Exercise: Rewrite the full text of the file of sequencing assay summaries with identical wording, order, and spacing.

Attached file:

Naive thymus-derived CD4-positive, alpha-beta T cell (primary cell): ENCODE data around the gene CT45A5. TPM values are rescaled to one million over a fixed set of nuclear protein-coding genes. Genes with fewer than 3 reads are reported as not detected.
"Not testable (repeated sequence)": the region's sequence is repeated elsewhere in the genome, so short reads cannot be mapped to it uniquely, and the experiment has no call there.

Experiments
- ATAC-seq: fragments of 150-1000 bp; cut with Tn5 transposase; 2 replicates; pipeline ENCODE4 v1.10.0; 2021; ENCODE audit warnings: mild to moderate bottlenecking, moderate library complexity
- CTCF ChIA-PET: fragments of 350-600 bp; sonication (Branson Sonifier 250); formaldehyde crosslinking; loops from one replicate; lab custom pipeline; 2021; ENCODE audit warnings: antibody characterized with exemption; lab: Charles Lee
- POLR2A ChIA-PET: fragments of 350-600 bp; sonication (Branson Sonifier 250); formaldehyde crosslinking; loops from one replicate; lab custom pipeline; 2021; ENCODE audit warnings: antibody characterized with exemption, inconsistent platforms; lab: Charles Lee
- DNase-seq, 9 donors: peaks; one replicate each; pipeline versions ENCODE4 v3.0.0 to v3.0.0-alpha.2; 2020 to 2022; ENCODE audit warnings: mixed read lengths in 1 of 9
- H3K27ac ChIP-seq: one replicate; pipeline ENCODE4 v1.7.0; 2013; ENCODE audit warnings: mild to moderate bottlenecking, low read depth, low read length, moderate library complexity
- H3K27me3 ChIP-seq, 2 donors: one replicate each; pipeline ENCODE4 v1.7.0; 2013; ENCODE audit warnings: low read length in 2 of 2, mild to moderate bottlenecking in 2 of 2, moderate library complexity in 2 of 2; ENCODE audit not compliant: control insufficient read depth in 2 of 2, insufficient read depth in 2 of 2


Naive thymus-derived CD4-positive, alpha-beta T cell (primary cell): ENCODE data around the gene CT45A5. TPM values are rescaled to one million over a fixed set of nuclear protein-coding genes. Genes with fewer than 3 reads are reported as not detected.
"Not testable (repeated sequence)": the region's sequence is repeated elsewhere in the genome, so short reads cannot be mapped to it uniquely, and the experiment has no call there.

Experiments
- ATAC-seq: fragments of 150-1000 bp; cut with Tn5 transposase; 2 replicates; pipeline ENCODE4 v1.10.0; 2021; ENCODE audit warnings: mild to moderate bottlenecking, moderate library complexity
- CTCF ChIA-PET: fragments of 350-600 bp; sonication (Branson Sonifier 250); formaldehyde crosslinking; loops from one replicate; lab custom pipeline; 2021; ENCODE audit warnings: antibody characterized with exemption; lab: Charles Lee
- POLR2A ChIA-PET: fragments of 350-600 bp; sonication (Branson Sonifier 250); formaldehyde crosslinking; loops from one replicate; lab custom pipeline; 2021; ENCODE audit warnings: antibody characterized with exemption, inconsistent platforms; lab: Charles Lee
- DNase-seq, 9 donors: peaks; one replicate each; pipeline versions ENCODE4 v3.0.0 to v3.0.0-alpha.2; 2020 to 2022; ENCODE audit warnings: mixed read lengths in 1 of 9
- H3K27ac ChIP-seq: one replicate; pipeline ENCODE4 v1.7.0; 2013; ENCODE audit warnings: mild to moderate bottlenecking, low read depth, low read length, moderate library complexity
- H3K27me3 ChIP-seq, 2 donors: one replicate each; pipeline ENCODE4 v1.7.0; 2013; ENCODE audit warnings: low read length in 2 of 2, mild to moderate bottlenecking in 2 of 2, moderate library complexity in 2 of 2; ENCODE audit not compliant: control insufficient read depth in 2 of 2, insufficient read depth in 2 of 2